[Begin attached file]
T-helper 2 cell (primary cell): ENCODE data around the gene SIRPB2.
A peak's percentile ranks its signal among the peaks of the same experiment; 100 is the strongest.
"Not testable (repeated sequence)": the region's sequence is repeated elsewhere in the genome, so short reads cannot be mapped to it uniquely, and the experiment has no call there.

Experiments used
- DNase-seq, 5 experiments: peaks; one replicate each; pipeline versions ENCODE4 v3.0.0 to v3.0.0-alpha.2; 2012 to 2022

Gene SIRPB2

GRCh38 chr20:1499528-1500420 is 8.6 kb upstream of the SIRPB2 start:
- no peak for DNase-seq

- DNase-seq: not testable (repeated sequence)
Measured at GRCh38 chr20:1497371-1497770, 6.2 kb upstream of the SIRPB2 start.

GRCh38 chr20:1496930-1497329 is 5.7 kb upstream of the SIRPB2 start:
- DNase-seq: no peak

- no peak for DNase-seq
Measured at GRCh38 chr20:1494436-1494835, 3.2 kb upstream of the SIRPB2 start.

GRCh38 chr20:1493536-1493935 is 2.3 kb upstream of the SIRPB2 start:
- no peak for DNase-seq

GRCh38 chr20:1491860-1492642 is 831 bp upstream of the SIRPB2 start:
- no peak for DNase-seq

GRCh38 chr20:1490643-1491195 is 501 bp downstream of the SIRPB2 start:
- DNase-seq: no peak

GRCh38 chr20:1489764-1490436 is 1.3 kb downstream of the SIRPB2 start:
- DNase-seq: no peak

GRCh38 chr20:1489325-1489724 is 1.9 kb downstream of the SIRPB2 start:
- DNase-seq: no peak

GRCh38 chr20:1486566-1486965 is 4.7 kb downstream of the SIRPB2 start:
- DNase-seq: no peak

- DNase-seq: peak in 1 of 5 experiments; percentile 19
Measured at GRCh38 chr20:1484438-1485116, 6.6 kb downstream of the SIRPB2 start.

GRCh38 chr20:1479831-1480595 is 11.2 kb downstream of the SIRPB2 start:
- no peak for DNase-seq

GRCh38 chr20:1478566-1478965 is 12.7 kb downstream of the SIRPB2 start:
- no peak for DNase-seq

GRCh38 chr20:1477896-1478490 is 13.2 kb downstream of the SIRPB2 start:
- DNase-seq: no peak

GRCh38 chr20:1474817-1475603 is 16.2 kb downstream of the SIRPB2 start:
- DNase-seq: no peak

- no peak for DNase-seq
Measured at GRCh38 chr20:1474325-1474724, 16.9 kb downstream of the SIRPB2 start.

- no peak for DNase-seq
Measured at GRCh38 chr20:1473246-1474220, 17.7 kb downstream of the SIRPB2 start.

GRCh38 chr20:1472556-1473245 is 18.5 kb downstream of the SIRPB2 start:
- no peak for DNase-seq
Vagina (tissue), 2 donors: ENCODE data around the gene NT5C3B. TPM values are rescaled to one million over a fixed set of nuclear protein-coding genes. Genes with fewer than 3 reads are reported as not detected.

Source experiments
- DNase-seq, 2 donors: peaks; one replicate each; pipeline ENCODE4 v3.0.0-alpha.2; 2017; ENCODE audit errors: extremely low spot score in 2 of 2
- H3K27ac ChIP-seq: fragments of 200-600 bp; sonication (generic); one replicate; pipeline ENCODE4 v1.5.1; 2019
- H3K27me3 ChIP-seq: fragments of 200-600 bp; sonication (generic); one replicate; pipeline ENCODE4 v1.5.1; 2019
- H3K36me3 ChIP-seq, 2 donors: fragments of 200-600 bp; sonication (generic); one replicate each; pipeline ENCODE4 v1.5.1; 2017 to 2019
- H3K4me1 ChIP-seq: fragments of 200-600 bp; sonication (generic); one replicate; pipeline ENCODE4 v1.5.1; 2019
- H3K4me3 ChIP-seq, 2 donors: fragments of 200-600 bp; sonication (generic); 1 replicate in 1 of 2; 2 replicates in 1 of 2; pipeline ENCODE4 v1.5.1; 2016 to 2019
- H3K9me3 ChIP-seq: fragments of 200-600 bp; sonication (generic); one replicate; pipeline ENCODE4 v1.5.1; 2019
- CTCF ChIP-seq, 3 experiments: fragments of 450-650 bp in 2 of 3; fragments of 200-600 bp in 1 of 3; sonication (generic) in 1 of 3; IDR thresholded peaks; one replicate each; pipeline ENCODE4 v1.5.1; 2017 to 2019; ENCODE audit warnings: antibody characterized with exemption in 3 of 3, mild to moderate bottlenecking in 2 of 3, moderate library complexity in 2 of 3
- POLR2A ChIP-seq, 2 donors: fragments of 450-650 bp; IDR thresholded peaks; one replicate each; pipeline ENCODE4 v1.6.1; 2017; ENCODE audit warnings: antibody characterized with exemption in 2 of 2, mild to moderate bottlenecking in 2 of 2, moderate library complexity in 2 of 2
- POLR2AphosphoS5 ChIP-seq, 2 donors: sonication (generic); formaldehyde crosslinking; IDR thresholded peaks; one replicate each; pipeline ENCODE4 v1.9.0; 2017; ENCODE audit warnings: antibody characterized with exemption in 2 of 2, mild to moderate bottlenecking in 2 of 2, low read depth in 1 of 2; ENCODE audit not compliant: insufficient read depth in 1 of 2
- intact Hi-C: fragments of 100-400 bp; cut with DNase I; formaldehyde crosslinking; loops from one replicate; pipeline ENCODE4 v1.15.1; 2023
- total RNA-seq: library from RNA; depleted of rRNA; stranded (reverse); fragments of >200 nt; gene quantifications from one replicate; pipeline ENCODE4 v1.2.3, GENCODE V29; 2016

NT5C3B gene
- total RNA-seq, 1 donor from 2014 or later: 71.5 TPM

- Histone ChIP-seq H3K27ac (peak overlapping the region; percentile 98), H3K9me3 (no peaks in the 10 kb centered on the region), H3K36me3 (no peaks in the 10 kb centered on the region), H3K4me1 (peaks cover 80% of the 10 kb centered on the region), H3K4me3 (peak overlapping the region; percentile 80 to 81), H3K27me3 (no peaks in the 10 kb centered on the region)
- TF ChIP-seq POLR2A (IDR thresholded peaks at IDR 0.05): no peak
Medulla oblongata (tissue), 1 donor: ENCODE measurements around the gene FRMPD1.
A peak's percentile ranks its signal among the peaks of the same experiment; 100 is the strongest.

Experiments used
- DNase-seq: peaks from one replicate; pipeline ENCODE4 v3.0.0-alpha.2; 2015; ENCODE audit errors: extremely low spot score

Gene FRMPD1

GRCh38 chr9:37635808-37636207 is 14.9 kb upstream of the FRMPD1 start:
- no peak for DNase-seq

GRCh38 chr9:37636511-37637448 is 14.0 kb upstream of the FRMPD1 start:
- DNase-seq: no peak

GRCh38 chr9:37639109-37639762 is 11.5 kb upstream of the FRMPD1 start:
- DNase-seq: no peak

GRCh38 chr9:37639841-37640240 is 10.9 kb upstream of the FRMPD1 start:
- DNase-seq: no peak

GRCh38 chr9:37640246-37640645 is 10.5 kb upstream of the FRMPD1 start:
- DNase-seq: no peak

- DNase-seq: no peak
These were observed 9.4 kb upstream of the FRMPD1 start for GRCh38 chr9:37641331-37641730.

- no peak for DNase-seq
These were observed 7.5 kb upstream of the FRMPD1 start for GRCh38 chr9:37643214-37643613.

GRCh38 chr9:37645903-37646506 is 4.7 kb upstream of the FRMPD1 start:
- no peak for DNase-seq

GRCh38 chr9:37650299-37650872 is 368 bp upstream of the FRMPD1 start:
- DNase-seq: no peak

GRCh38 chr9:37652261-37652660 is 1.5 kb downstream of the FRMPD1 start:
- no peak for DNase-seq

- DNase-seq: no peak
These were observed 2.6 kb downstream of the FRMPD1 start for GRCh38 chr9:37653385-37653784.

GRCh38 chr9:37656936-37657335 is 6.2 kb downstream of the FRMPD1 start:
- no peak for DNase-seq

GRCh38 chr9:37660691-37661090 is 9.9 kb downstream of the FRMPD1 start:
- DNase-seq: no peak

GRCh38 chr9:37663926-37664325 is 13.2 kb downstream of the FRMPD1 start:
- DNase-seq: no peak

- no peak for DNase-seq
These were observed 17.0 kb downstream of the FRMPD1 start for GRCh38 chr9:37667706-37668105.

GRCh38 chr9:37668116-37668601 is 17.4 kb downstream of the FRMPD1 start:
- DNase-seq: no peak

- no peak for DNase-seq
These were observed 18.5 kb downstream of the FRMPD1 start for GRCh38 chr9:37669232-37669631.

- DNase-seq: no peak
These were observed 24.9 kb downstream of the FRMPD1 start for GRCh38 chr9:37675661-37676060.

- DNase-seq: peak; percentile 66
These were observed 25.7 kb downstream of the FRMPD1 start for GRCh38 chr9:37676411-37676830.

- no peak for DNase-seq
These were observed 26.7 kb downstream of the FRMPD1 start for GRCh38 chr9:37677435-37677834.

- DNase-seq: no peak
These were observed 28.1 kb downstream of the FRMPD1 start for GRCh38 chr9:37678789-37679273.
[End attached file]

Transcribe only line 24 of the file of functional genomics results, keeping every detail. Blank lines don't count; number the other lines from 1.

- DNase-seq: no peak